Fernweh tells me to buy a one-way ticket from Seattle to Glasgow. As I’m shuffling through the TSA line at the airport, I try to memorize the address listed on my passport—the only relic I have of my old life—but, for some reason, I can’t commit it to memory, the information immediately melting, sliding off my brain like butter from corn on the cob.
When it’s my turn, the TSA lady asks me, “What’s taking you to Scotland?”
“I’m going home.”
She holds up my American passport. “Uh, where’s home, sir?”
“I don’t know exactly. A castle.”
“You don’t know where you live?”
“Not yet,” I say.
I don’t like the way she’s looking at me, but the security line is too long for her to give me any additional thought. I understand her position. I know what this sounds like—but I also know it’s real.
And then on the plane, the voice tells me to look out the window, now, right now, you must do it right now. So I gaze straight into the sky. There is a man out there, holding onto the plane. He has fluorescent orange eyes.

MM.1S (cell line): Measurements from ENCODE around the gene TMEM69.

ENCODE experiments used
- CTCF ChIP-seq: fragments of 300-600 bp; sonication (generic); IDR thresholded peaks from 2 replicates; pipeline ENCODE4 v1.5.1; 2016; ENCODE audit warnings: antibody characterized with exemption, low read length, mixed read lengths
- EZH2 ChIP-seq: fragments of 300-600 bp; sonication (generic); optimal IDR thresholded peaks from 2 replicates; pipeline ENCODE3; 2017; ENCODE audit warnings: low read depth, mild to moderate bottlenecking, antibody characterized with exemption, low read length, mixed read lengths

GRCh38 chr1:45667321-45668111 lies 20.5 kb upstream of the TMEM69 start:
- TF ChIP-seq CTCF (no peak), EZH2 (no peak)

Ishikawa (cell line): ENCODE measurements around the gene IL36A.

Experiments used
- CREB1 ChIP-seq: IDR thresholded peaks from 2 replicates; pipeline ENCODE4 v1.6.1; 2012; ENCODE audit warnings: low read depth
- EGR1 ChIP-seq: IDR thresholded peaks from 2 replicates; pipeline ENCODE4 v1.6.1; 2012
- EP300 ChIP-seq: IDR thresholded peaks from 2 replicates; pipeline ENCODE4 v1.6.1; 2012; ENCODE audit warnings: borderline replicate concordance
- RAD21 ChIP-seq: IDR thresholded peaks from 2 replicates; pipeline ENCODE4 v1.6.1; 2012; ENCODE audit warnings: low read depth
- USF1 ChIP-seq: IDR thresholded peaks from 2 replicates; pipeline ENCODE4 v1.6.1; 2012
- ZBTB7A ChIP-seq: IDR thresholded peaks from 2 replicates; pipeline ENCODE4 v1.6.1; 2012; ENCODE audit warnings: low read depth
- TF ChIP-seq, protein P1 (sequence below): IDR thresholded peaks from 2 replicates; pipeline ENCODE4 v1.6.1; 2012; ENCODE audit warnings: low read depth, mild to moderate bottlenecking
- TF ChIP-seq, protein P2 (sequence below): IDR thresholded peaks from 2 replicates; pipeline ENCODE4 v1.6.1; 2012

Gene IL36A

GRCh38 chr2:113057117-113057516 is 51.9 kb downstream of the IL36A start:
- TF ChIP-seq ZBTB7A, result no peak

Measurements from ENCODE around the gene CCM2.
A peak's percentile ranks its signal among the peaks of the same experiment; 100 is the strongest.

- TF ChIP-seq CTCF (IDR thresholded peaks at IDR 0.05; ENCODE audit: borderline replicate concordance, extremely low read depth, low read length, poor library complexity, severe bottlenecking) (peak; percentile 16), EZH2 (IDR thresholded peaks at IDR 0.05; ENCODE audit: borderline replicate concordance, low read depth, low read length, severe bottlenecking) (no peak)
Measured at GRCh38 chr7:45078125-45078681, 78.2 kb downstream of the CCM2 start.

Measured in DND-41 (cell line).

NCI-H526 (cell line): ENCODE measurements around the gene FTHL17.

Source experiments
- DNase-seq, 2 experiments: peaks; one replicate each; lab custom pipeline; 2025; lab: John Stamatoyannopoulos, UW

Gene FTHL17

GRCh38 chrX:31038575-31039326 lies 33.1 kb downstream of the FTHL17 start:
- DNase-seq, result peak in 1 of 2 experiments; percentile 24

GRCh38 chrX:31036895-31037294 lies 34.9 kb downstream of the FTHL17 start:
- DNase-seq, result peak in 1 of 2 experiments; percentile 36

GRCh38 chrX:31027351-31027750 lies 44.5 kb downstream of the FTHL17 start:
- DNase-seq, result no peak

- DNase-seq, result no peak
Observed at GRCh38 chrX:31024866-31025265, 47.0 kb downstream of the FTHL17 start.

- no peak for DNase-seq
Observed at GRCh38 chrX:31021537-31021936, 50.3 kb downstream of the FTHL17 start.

I point to him: “Who’s that?” I say out loud to the voice in my head.
I’m in the middle seat, and the woman by the window—who hasn’t noticed the man—she says to me, “Who’s who?”
“Him,” I say, “out the window.”
“Oh no, I’m not gonna look,” she says. “I’ve seen this movie, and if I look, I die.”
I get another few seconds seeing his fluorescent orange eyes, and then he lets go of the plane, falls away.
The woman by the window hits the call button. I explain to the flight attendant that I was only joking about a man out there, a bad attempt at small talk, but the woman by the window moves to another row anyway.
We arrive in Scotland, do the herd mush from the plane through customs.
“Welcome home,” I say to myself, and for whatever reason, I can’t stop laughing while I wait for my bag to retch up in baggage claim.
“Be cool, be incognito,” the voice says. “Don’t get locked up in the looney bin.”
I pull it together, say out loud to the voice in my head, “Now that I’m almost there, will you finally answer my question? Are you fernweh?”
“Ding ding ding!” says the voice. “We have a winner. Call me Fern.”
“Was that you out the airplane window?”
“Airplane? No, I travel exclusively by zeppelin.”
“Never mind,” I say.